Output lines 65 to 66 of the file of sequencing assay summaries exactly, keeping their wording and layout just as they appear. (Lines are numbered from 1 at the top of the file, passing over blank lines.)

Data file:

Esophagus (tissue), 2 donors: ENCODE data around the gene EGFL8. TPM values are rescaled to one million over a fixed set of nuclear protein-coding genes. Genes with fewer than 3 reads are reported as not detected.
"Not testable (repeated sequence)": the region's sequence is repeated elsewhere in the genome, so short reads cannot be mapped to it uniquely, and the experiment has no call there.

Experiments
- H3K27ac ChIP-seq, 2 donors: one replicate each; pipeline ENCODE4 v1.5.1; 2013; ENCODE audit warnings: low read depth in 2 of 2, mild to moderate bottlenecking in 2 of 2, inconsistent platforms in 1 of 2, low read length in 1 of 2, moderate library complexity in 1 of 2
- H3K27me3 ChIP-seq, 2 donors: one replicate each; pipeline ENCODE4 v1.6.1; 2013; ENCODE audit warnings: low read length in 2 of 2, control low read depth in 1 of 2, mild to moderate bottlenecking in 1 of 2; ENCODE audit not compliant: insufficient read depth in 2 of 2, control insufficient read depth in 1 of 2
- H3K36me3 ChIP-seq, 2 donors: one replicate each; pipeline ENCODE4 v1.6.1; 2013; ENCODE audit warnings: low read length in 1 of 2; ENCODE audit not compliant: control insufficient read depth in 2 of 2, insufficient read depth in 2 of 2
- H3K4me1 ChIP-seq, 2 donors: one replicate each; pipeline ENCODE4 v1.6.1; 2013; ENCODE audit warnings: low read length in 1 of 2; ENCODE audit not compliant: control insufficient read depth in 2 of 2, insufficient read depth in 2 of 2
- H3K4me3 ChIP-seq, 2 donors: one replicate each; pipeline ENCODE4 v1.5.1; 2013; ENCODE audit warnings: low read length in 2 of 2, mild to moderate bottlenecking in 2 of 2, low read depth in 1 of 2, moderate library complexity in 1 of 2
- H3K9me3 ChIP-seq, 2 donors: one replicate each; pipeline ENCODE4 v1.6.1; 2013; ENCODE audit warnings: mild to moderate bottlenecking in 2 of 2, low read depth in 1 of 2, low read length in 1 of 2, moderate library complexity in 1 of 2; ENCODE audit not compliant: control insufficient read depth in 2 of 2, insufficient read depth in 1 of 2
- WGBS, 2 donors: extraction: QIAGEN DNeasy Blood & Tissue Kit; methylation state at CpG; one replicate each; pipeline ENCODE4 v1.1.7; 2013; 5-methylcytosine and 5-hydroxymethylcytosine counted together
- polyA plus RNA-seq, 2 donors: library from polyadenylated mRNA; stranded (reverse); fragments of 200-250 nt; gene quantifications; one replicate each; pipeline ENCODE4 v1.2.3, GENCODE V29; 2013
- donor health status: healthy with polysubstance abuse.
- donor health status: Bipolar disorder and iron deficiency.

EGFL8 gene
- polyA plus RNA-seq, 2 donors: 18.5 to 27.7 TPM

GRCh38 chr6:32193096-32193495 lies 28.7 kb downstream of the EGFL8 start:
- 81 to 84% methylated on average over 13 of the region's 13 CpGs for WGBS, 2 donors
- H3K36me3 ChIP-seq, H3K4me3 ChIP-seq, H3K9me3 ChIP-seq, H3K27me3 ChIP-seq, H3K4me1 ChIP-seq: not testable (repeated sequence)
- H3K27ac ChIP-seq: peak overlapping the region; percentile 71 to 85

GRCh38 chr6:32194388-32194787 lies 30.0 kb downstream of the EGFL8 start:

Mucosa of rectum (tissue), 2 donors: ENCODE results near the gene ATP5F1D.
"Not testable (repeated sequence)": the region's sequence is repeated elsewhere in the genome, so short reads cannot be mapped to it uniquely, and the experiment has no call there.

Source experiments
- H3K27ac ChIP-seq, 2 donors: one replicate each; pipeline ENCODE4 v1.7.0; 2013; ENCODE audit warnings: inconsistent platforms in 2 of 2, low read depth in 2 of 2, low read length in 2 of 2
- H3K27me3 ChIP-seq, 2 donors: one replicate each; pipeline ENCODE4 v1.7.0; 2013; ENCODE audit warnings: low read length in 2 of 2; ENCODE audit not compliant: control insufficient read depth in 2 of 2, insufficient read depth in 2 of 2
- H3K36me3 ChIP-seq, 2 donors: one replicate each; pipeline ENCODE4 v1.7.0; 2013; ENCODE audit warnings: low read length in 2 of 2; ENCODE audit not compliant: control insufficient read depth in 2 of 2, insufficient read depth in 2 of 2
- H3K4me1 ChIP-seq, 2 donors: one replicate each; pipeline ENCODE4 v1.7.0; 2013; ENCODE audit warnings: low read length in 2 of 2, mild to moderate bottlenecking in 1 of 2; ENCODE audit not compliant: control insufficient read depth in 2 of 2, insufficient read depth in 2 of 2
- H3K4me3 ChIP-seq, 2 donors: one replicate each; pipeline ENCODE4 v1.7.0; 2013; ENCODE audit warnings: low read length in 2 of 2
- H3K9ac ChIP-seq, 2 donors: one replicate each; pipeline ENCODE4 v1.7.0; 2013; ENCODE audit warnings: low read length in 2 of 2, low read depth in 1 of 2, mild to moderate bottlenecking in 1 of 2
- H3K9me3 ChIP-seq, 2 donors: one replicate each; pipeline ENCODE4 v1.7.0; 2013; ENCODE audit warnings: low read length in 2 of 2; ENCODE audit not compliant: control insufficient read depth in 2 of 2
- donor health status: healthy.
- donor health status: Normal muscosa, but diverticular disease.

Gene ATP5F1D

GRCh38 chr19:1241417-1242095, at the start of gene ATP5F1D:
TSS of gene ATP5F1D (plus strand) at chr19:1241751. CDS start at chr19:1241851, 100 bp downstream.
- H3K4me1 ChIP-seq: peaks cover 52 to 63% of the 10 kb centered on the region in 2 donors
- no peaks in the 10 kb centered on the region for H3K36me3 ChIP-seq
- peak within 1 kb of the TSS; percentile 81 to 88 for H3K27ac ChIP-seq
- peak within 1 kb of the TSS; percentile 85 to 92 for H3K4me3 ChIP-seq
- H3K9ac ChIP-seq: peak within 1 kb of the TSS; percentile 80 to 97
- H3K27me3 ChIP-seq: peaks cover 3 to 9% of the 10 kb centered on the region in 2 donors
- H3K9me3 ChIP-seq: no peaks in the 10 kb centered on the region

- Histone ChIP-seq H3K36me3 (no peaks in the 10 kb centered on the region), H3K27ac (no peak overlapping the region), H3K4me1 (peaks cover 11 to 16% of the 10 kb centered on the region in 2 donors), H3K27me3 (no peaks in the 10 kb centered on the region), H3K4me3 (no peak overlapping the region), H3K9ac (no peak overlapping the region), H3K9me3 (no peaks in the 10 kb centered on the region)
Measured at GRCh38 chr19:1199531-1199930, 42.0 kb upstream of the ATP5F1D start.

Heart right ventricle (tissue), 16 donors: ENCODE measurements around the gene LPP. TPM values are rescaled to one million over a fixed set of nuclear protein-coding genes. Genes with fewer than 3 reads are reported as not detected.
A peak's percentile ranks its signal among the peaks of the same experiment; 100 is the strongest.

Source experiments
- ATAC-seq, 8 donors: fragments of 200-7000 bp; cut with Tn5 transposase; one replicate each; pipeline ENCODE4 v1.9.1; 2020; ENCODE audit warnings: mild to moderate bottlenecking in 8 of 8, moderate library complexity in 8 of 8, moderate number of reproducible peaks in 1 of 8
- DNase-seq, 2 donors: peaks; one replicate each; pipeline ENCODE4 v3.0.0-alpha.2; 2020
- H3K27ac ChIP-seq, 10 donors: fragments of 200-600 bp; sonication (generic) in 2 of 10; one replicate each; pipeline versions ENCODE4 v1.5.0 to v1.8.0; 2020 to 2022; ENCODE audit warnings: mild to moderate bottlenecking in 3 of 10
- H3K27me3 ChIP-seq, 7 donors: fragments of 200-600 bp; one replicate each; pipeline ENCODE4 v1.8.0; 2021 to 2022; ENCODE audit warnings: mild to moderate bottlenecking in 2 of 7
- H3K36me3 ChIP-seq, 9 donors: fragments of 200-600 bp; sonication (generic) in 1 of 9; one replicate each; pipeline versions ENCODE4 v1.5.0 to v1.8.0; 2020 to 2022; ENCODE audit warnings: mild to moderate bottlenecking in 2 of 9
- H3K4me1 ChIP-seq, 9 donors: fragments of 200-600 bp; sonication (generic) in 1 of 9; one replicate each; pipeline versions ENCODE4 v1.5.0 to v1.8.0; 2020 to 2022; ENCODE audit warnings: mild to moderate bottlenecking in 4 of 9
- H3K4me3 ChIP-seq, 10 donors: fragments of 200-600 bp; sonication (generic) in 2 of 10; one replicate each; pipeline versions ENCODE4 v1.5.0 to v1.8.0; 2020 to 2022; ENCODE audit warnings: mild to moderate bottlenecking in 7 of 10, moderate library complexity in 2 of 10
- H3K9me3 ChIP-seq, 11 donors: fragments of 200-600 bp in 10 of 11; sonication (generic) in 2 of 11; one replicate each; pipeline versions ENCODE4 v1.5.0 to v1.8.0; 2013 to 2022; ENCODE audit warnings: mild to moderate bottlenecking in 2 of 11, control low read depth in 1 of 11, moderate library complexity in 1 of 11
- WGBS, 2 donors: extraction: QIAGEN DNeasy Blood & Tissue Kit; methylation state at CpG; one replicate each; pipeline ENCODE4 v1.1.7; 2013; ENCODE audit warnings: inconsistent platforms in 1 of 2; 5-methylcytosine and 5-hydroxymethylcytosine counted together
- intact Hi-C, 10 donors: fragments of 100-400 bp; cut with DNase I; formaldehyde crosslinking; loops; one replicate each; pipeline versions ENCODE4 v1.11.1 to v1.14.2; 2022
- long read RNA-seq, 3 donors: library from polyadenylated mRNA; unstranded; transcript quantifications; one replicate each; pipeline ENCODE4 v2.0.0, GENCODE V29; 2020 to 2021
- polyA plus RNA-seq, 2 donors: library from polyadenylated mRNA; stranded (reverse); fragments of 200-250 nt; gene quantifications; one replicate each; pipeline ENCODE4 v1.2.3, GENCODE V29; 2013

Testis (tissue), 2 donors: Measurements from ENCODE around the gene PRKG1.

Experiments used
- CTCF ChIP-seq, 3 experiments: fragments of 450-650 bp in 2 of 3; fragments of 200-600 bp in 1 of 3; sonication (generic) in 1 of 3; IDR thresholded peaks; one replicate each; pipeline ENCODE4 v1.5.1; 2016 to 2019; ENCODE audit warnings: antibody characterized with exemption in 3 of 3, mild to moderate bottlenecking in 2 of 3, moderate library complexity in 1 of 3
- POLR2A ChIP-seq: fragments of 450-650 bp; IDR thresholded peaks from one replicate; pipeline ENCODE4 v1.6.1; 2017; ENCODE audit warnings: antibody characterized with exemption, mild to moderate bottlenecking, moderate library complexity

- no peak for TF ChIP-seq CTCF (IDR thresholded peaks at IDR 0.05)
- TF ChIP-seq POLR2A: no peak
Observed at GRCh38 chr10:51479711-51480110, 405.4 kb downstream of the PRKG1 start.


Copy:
- TF ChIP-seq POLR2A: no peak
Observed at GRCh38 chr10:51479711-51480110, 405.4 kb downstream of the PRKG1 start.